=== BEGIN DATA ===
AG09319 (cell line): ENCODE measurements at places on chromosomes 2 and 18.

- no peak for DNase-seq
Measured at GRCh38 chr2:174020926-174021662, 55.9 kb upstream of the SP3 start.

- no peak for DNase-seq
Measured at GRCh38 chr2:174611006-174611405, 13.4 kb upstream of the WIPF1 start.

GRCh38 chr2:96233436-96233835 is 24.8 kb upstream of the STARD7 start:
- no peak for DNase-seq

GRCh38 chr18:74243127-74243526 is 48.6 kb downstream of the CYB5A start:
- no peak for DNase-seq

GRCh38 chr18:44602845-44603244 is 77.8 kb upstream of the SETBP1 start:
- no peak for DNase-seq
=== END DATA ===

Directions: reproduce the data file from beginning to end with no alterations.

AG09319 (cell line): ENCODE measurements at places on chromosomes 2 and 18.

- no peak for DNase-seq
Measured at GRCh38 chr2:174020926-174021662, 55.9 kb upstream of the SP3 start.

- no peak for DNase-seq
Measured at GRCh38 chr2:174611006-174611405, 13.4 kb upstream of the WIPF1 start.

GRCh38 chr2:96233436-96233835 is 24.8 kb upstream of the STARD7 start:
- no peak for DNase-seq

GRCh38 chr18:74243127-74243526 is 48.6 kb downstream of the CYB5A start:
- no peak for DNase-seq

GRCh38 chr18:44602845-44603244 is 77.8 kb upstream of the SETBP1 start:
- no peak for DNase-seq